November 15, 2022
Our previous blog discussed how rising interest rates can lower business valuations, and – from our perspective as business valuation experts in Canada – we argued that while business owners can’t do anything about higher borrowing costs, there are a few concrete steps they can take to support and even enhance the value of their company.
It comes down to lowering risk. Let’s take a simple valuation formula: Value = Annual Cash Flow divided by Risk Rate. To increase Value, there are basically two options. Option 1 is to boost Annual Cash Flow, perhaps by cutting costs or raising prices or expanding your operations; in the current environment, however, any business’s ability to do so might be very limited. Option 2 is to lower the Risk Rate. Borrowing costs (which have gone up) are one contributor to that overall Risk Rate, but there are others – and business owners often have at least some control over them. Mitigate those risks, and you have the ability to increase the value of your business.
So what are some of those risks, and what can business owners do about them? Here are just a few that we routinely encounter in our work as business consultants and valuation experts:
Most business owners we know are intimately involved in their companies. Running a business is not just their job; it’s their passion. Yet one big risk to business valuation can evolve from this otherwise commendable trait: when you sell, what happens to it when you are not around to run it? If you or your key personnel are no longer going to be running the company, and if the remaining staff are not skilled enough or trained enough or committed enough, then its value in the eyes of a potential buyer could go down. You can lower this transfer risk by establishing clear lines of delegation, by ensuring your staff are both competent and adequately trained, by formalizing marketing and service processes that increase customer retention, and by planning for transitions with key personnel and documenting your plans.
Buyers value strong revenue, obviously, but they are not just looking for quantity – they also want to see consistency. A business whose revenues are predictable from year to year will always attract buyers; fluctuating revenues, on the other hand, will raise a lot of questions – and risks to the buyer. If your company’s cash flow goes up and down like the proverbial rollercoaster, then it’s time to ask why. What forces are driving volatility? How can you address them? Are there ways to smooth out seasonal low points, for instance by expanding your product or service offerings? Are there opportunities for limited-time offers (LTOs) to incentivize repeat customers? Could operational changes raise your company’s revenue “floor” during down periods?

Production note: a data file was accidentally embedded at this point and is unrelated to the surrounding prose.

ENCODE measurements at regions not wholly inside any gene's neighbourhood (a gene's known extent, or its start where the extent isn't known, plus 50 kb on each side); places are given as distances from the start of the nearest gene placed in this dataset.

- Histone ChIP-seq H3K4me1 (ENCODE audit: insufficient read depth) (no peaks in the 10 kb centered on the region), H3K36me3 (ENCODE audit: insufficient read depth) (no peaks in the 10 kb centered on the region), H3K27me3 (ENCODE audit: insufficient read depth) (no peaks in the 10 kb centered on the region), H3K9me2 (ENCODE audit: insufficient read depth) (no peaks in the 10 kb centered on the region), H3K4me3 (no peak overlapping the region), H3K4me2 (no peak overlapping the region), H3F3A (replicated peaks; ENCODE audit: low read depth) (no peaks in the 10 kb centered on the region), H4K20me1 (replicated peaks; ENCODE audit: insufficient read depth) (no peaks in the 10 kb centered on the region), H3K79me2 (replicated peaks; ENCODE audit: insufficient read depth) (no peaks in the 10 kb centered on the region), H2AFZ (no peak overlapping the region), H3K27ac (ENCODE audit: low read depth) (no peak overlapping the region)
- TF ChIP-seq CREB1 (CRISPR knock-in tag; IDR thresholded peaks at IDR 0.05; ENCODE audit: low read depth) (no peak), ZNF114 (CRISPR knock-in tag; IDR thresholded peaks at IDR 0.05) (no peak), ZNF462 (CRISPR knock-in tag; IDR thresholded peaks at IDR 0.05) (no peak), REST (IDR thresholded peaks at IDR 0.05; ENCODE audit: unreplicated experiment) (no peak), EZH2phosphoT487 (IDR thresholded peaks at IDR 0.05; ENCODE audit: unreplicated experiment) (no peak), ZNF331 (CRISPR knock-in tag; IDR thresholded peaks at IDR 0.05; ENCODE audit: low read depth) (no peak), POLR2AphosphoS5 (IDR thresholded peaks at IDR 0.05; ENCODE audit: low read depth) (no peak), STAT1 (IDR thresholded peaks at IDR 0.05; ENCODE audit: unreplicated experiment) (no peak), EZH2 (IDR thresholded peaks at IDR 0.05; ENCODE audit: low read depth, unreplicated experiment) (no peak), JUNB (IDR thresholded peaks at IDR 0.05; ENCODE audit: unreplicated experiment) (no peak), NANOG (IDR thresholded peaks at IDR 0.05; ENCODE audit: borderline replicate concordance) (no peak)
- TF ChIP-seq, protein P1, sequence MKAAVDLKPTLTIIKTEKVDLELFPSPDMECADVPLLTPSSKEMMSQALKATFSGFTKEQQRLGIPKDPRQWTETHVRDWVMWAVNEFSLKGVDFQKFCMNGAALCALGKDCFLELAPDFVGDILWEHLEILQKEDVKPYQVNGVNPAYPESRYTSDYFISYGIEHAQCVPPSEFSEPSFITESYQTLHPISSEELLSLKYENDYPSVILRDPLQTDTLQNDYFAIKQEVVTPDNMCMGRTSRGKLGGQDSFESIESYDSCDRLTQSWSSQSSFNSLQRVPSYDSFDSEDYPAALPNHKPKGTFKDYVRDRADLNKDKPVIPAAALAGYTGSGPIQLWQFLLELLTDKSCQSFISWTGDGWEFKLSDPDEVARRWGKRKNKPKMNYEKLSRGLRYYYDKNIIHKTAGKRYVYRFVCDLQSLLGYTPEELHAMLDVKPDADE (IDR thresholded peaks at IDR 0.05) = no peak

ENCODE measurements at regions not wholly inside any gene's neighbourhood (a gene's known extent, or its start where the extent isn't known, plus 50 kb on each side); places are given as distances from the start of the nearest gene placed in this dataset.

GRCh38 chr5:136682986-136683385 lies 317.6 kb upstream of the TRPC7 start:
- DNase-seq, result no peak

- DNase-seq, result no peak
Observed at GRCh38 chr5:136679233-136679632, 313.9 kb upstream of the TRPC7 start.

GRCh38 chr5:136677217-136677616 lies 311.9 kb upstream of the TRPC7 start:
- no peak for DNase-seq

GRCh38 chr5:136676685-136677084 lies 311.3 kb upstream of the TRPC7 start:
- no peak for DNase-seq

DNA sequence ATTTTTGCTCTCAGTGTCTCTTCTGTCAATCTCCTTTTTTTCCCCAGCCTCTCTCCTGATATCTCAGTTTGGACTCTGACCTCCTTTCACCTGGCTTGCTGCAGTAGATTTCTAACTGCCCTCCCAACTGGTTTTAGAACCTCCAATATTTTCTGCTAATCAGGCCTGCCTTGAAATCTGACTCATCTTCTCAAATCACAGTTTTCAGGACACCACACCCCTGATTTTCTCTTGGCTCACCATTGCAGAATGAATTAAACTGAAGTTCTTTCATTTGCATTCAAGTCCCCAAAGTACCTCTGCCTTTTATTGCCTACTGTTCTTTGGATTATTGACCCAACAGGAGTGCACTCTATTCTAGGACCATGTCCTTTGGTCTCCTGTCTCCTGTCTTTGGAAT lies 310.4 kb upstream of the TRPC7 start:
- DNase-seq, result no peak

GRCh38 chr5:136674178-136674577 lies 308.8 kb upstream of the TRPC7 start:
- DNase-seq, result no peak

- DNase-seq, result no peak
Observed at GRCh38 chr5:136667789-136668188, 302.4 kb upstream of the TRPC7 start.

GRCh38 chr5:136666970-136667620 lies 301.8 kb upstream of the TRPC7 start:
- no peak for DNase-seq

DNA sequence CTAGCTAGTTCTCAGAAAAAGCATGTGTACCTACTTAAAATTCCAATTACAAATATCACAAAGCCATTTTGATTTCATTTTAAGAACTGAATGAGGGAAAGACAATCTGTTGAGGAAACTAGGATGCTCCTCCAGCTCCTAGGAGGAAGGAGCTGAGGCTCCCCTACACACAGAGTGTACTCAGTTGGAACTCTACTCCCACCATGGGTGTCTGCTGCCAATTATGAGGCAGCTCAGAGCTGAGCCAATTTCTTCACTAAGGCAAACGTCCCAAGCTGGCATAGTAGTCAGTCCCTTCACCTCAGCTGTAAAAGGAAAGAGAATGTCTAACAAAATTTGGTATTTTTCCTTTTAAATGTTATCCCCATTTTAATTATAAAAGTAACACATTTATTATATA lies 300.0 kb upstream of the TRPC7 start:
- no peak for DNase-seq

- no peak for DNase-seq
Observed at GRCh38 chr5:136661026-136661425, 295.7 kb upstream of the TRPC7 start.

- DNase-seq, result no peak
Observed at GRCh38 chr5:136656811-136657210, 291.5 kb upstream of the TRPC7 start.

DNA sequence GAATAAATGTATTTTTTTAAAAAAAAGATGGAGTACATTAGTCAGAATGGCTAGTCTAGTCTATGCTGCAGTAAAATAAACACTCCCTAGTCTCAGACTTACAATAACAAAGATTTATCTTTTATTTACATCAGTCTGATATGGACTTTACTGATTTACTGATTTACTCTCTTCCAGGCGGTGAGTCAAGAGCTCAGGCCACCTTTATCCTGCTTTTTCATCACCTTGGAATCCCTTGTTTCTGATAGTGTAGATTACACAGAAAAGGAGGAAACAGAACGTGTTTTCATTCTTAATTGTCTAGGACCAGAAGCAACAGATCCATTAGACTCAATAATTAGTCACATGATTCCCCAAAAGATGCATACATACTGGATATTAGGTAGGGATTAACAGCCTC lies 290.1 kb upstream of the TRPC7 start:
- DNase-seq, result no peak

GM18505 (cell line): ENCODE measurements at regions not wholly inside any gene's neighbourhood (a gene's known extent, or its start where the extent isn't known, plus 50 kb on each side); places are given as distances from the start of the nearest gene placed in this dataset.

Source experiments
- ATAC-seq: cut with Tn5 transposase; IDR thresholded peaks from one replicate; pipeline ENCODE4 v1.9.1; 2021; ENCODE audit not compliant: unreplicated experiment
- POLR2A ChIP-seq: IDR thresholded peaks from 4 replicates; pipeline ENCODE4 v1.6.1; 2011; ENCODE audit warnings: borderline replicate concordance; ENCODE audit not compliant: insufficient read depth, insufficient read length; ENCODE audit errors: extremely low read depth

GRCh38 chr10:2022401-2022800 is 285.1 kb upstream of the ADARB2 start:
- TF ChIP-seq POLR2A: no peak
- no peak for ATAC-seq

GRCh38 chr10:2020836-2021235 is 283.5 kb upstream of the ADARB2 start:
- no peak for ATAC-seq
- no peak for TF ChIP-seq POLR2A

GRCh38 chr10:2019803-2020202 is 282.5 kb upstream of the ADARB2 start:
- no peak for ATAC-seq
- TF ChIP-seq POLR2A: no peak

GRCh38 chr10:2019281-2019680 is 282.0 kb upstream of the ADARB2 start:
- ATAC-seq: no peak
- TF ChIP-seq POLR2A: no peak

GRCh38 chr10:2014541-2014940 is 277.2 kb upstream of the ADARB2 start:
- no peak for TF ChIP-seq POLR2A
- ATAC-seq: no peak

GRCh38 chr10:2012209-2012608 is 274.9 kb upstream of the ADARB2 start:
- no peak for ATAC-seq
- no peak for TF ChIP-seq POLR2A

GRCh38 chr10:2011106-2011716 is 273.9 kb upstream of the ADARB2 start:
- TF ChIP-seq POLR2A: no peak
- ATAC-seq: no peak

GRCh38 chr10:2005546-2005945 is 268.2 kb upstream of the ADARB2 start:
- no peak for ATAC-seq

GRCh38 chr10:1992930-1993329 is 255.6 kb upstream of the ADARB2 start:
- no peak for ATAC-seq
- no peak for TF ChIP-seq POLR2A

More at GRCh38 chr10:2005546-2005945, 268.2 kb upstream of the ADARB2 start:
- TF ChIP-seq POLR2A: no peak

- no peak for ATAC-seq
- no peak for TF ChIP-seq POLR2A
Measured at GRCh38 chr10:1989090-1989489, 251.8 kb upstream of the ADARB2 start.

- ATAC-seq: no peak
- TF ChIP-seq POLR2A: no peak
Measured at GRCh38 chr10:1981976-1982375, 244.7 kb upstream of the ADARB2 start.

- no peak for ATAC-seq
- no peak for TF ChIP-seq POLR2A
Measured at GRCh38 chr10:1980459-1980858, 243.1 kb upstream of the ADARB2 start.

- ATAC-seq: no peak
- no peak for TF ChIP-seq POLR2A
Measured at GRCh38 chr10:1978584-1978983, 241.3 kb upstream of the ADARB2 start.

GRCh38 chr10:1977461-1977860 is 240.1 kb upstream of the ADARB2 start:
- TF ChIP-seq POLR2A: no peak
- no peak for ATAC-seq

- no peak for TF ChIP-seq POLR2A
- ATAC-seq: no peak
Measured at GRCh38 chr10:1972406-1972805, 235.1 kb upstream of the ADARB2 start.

If your business relies upon a limited customer base for the bulk of its revenue, then it has heightened concentration risk. A buyer will look at such a company and ask: What happens if it loses one or more of these outsized sources of revenue? Risk goes up; value goes down. Again, diversifying revenue streams is the key. Can you offer expanded services or products to broaden your customer base? Could relocation or expansion decrease your reliance on a single revenue stream? If your company depends upon a mega-contract, have you planned adequately for the risk of losing that revenue? And what about marketing? Could better marketing attract new and different sources of cash flow? A business valuator in Canada can help answer those questions.
Inconsistent or improperly applied accounting practices will make any potential buyer skeptical about what’s lurking under the hood of your business. On the other hand, solid financial records assure a potential buyer that your company is what it appears to be. Good accounting equals lower risk, from the buyer’s perspective, and simply getting sound, professional accounting advice can go a long way to enhancing your business’s value.
Poor record-keeping and shoddy financial or operational management raise the risk that your business could be audited by the taxman, by professional organizations or by third-party payors. That is a big risk in the eyes of a buyer. To lower it, make sure that records are up-to-date and thorough – and that documentation protocols are adequate to the demands of your business. You also have to rely on your staff: make sure they’re properly trained on how to keep good records and why it’s important to do so.
Obviously, there is not much (or anything) any business owner can do about rising interest rates or their impact on the value of their company. But we would argue that there are things an owner can do to support their business’s valuation. Understanding the impact of business risks, being able to identify them – and then finding ways to address them wherever possible – can go a long way towards ensuring that the value of your company remains strong, no matter how far or how fast interest rates climb.